Finding the best estimate for distribution of the population is done by maximum likelihood method. but the parameters that lead to this best distribution are sometimes biased estimators of the paraters themselves.

The method of Maximum Likelihood tries to find estimators for population parameters that create a distribution that maximizes the likelihood of observations statistics.

In maximum likelihood method, we choose the P1,P2, Pn parameteres of the population which maximize the likelihood of s1,s2,s3 statistics of samples condistional to p1,p2,p3 being the parameters of the population (Wackerly, D., Mendenhall, W., & Scheaffer, R. L. , 2001, p.449)

Continuous random variables *X*_{1}, …, *X _{n}*

**are all statistically independent**from each other if and only if their joint density function can be factored as:

- This means that the COV(Xi,Xj)=0 Johnson, R. A., & Wichern, D. W. 2007, p. 69)

Suppose there is a sample *x*_{1}, *x*_{2}, …, *x*_{n} of *n* **independent and identically distributed (**iid) observations, coming from a distribution with an unknown *probability distribution function* pdf *ƒ*_{0}(·). It is however surmised that the function *ƒ*_{0} belongs to a certain family of distributions {?*ƒ*(·|*?*), *?* ? ??}, called the parametric model, so that *ƒ*_{0} = *ƒ*(·|*?*_{0}). The value *?*_{0} is unknown and is referred to as the “*true value*” of the parameter. It is desirable to find some estimator which would be as close to the true value *?*_{0} as possible. Both the observed variables *x*_{i} and the parameter *?* can be vectors.

To use the method of maximum likelihood, one first specifies the joint density function for all observations. For an iid sample this joint density function will be

Now we look at this function from a different perspective by considering the observed values *x*_{1}, *x*_{2}, …, *x*_{n} to be fixed “parameters” of this function, whereas *?* will be the function’s variable and allowed to vary freely.

MLE was first suggested by Fisher in 1920s. A MLE estimate is the same whether we maximize the likelihood or the log-likelihood function, since log is a monotone funstion. In many situations we maximize the log of the likelihood since log converts multiplications to additions which are easier to work with (Devore, P. J. L. , 2007, p. 245).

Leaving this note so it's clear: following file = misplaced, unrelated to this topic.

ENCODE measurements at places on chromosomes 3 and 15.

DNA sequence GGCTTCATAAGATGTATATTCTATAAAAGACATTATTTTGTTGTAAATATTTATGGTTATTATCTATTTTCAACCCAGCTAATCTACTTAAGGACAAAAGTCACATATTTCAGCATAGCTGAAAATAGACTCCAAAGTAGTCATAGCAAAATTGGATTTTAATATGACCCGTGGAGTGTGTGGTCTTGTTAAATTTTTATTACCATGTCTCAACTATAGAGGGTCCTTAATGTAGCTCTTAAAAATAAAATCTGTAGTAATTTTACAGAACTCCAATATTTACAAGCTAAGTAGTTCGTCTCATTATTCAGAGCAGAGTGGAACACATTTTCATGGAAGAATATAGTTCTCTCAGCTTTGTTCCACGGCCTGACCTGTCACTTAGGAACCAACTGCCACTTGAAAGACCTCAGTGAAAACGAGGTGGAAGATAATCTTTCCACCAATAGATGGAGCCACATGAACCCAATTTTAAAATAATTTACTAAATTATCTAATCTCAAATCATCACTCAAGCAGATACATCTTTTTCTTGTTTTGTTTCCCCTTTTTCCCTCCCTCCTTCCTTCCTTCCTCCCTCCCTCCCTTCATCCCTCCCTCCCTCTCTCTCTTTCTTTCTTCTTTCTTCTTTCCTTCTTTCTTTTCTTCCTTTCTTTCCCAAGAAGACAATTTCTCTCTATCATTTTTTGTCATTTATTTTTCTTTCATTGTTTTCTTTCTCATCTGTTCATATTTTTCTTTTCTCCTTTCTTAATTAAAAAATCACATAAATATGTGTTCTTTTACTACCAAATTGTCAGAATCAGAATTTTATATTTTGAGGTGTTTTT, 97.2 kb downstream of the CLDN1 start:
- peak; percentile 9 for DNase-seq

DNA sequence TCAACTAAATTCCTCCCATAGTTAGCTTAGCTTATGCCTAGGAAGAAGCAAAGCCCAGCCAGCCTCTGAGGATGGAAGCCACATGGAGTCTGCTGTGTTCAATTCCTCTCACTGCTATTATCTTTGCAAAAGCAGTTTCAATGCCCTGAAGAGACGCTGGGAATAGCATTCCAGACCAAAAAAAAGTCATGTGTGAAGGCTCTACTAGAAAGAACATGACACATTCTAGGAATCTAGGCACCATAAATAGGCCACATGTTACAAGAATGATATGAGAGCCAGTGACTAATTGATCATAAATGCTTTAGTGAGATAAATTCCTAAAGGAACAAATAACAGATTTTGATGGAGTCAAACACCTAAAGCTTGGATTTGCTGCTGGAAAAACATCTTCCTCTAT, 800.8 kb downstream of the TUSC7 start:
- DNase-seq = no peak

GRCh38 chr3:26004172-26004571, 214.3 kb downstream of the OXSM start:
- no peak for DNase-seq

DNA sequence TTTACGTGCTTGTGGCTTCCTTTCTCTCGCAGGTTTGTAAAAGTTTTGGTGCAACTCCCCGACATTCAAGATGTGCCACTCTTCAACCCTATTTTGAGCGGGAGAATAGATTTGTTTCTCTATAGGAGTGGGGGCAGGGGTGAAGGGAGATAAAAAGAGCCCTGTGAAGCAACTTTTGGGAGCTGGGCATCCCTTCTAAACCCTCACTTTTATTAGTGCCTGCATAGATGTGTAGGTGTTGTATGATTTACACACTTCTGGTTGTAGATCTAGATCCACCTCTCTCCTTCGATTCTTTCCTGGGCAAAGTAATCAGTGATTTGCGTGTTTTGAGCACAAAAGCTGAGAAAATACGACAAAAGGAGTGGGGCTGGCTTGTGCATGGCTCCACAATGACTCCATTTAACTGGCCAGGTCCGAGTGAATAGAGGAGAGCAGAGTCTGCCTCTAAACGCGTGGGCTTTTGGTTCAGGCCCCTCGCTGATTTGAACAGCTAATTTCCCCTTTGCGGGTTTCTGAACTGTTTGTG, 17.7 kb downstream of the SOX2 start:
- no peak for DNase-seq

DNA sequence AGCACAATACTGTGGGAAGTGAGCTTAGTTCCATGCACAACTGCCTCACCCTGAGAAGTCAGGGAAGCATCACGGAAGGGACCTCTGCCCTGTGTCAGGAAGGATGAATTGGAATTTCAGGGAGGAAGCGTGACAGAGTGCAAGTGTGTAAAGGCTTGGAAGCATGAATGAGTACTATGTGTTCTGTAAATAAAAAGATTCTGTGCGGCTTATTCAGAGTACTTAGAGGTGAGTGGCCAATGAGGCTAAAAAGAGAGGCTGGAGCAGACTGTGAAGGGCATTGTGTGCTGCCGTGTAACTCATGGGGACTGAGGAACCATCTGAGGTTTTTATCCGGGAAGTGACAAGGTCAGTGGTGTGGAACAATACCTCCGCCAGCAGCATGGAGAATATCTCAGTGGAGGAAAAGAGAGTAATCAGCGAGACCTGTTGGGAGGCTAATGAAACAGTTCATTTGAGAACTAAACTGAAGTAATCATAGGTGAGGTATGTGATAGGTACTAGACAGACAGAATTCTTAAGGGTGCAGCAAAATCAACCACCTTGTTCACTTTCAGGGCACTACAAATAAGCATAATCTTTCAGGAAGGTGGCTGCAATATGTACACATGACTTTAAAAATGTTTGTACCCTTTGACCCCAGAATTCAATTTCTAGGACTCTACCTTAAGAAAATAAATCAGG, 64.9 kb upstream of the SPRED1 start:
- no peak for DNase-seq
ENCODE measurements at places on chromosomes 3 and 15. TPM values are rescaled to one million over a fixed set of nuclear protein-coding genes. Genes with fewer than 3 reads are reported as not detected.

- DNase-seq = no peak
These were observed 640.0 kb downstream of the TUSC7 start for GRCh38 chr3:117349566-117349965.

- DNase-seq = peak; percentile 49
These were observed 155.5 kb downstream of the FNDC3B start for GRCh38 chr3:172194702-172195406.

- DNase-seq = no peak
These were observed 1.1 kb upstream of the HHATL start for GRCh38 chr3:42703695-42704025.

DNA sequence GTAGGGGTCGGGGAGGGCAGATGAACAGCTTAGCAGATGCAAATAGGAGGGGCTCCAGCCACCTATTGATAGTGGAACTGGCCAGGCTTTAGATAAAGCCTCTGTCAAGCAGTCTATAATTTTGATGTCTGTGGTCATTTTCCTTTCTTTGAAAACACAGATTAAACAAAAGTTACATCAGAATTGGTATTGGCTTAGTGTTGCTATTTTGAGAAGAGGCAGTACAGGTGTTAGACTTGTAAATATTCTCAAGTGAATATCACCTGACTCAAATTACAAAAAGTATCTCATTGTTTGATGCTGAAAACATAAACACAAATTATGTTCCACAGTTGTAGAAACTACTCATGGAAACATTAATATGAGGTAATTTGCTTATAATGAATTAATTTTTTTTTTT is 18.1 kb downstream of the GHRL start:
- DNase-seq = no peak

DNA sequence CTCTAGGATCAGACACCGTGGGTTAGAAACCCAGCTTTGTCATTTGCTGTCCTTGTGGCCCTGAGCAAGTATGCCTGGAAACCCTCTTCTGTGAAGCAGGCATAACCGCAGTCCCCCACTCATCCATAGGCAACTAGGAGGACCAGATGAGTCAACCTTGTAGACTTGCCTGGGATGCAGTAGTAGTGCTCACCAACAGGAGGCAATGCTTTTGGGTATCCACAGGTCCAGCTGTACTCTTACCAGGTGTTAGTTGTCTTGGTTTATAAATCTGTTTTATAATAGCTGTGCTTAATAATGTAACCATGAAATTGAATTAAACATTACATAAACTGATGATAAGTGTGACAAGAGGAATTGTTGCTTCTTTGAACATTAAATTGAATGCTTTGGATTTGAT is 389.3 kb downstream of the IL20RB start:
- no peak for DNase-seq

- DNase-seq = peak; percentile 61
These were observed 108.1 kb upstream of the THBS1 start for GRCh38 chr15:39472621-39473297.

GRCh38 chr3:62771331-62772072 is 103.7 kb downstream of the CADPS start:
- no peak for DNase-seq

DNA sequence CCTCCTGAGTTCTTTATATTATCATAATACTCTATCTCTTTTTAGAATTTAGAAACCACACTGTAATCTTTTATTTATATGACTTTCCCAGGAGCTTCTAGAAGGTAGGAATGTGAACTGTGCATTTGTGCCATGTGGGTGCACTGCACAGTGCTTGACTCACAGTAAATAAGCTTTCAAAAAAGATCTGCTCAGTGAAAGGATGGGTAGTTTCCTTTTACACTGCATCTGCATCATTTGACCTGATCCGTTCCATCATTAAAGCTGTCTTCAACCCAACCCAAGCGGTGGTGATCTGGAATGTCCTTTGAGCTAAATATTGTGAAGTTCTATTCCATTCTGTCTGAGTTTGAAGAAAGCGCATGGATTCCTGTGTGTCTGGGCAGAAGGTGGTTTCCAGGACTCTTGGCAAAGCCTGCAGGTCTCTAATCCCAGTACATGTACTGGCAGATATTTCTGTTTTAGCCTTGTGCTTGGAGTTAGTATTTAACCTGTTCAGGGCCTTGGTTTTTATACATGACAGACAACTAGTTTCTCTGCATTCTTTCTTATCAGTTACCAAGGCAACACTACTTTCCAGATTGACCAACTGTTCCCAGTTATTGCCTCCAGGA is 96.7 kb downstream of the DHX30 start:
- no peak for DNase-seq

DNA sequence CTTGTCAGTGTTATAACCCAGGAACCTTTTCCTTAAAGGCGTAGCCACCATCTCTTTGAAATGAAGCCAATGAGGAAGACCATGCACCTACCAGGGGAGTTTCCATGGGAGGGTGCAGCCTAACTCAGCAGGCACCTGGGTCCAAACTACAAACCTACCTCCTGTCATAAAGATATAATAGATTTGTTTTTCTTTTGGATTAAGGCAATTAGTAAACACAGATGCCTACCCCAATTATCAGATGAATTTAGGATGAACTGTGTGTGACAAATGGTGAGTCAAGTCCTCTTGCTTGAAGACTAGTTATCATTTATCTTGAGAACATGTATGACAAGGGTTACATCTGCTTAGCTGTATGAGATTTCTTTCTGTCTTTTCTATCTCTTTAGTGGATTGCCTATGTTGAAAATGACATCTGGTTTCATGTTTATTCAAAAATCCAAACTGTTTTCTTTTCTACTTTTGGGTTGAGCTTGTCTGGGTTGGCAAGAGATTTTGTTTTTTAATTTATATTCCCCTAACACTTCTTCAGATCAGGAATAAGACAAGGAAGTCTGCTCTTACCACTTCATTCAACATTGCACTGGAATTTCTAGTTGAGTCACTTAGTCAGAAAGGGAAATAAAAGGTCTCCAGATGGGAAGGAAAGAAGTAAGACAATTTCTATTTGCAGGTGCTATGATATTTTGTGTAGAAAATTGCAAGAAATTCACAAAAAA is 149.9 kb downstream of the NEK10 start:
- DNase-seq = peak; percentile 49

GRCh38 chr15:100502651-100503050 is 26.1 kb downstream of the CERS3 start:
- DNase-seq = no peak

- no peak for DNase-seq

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This example is from wikipedia:http://en.wikipedia.org/wiki/Maximum_likelihood#Continuous_distribution.2C_continuous_parameter_space

Continuous distribution, continuous parameter space

For the normal distribution which has probability density function

the corresponding probability density function for a sample of *n* independent identically distributed normal random variables (the likelihood) is

or more conveniently:

where is the sample mean.

This family of distributions has two parameters: *?* = (*?*, *?*), so we maximize the likelihood, , over both parameters simultaneously, or if possible, individually.

Since the logarithm is a continuous strictly increasing function over the range of the likelihood, the values which maximize the likelihood will also maximize its logarithm. Since maximizing the logarithm often requires simpler algebra, it is the logarithm which is maximized below. (Note: the log-likelihood is closely related to information entropy and Fisher information.)

which is solved by

This is indeed the maximum of the function since it is the only turning point in ? and the second derivative is strictly less than zero.

An estimator is said to be **unbiased** if its bias is equal to zero for all values of parameter *?*.

*P*(

*x*| ?) (where ? is a fixed constant that is part of this distribution, but is unknown), and then we construct some estimator that maps observed data to values that we hope are close to ?. Then the